The Cape Bruny Lighthouse is an imposing thirteen metres high. The Lighthouse was established in 1838, after a series of shipwrecks in the D'Entrecasteaux Channel. The Cape Bruny Lighthouse was built using locally quarried stone at a cost of 2,500 pounds for materials. The labour cost nothing as the Lighthouse was built by the hands of convict labour.
The legacy of all the backbreaking work of the convicts who brought the lighthouse to fruition lives on to this day, although the light was decommissioned in 1996, when it was replaced by a solar powered tower.
The Cape Bruny Lighthouse is enjoyed by sightseers & revered by historians as the oldest continuously manned Lighthouse in Australia.
Australia's longest serving head lighthouse keeper, Captain William Hawkins, served at the Cape Bruny Lighthouse for 37 years & 232 days from 1877 to 1914.
Getting supplies to the lighthouse was a difficult job, prior to the Lighthouse Rd being carved through the bush.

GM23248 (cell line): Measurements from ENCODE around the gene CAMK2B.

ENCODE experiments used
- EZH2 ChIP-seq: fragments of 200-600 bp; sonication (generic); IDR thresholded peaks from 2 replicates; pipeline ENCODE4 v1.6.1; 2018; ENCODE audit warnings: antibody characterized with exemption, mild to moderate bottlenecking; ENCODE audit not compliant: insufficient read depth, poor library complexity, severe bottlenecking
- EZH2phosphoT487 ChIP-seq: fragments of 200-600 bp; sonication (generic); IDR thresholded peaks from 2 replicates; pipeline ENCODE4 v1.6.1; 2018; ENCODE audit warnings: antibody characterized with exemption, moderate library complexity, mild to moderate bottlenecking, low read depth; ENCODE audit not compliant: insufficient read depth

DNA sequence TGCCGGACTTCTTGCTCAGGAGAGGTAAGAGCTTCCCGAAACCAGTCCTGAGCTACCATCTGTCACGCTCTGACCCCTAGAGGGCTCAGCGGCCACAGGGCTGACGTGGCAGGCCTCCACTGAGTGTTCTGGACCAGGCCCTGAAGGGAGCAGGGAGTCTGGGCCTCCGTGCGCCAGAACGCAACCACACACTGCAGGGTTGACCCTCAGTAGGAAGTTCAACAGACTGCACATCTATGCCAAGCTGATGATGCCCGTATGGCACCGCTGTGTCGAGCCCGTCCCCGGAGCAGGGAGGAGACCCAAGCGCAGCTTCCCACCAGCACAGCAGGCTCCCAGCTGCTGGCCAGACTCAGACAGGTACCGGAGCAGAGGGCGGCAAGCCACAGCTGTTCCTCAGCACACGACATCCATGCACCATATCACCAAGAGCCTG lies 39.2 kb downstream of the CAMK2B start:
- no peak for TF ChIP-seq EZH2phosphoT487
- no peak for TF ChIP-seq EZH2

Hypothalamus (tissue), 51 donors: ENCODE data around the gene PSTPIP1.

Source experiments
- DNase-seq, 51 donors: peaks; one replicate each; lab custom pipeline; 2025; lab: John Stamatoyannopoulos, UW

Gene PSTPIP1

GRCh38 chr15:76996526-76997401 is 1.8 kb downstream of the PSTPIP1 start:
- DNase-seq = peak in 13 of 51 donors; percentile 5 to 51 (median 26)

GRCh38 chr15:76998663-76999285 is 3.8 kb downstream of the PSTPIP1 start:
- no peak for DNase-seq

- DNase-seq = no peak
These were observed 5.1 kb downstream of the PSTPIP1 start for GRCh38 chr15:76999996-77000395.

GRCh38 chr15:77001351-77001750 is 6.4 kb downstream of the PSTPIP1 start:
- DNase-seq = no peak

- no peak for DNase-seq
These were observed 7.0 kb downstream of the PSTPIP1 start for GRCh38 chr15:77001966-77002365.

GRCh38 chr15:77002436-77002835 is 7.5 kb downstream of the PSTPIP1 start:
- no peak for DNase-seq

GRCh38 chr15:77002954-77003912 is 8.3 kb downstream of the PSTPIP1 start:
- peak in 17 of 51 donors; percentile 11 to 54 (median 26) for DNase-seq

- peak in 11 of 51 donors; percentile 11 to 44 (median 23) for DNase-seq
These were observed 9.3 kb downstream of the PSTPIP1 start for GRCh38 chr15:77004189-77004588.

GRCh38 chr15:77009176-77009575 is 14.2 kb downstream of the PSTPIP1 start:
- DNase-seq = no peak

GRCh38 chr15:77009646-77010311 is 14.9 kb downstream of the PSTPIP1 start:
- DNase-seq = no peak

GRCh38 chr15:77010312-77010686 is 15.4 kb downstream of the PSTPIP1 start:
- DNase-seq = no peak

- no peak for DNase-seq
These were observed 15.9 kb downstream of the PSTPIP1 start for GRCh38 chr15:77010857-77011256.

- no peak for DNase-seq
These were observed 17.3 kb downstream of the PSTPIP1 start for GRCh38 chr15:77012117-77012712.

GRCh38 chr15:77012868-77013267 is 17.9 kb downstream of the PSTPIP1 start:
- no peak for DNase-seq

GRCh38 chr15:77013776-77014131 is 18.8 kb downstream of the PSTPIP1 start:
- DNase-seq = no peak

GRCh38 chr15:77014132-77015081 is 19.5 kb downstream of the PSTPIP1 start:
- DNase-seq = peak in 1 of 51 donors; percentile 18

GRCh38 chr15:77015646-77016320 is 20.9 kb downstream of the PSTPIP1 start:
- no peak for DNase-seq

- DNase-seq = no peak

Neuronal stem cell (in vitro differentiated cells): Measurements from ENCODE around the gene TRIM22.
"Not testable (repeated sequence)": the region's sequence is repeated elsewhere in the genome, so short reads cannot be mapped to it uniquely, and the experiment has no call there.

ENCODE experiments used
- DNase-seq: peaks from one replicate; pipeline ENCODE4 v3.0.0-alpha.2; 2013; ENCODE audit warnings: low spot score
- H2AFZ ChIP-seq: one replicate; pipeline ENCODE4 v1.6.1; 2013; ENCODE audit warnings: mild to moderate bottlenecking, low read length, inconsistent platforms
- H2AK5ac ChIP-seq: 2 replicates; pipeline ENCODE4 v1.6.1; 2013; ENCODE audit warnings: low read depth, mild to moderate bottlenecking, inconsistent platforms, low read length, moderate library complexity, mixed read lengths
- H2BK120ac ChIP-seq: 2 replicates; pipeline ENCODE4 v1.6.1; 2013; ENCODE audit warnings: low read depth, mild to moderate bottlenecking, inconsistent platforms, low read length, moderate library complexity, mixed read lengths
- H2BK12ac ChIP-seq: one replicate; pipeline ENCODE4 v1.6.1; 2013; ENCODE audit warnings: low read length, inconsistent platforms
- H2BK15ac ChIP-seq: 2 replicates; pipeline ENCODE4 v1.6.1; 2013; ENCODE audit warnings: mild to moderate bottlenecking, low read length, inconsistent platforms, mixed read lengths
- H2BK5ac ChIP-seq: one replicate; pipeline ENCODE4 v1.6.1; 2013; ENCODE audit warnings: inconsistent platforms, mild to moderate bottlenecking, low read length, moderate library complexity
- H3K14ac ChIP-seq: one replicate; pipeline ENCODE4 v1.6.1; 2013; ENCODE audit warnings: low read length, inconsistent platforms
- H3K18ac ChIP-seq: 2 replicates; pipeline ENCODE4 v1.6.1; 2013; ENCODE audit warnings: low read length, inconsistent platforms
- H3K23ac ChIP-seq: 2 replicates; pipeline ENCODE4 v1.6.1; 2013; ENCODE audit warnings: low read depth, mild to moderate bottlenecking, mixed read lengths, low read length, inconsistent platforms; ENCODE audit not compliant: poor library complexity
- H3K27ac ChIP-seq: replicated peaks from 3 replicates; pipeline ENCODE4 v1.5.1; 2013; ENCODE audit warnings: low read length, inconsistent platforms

Until 1915, steam ships & sailing vessels served the light. Stores of food, livestock, wicks, sperm whale oil & glass chimneys were all needed to keep the light house keepers & their families fed & the light burning.
On occasion, assistance has been given to ships which have suffered mishaps of varying degrees of severity. Often crews were given stores from the keepers' private supplies.
The original parabolic reflectors used approximately half a litre of sperm whale oil for every hour that the light burned.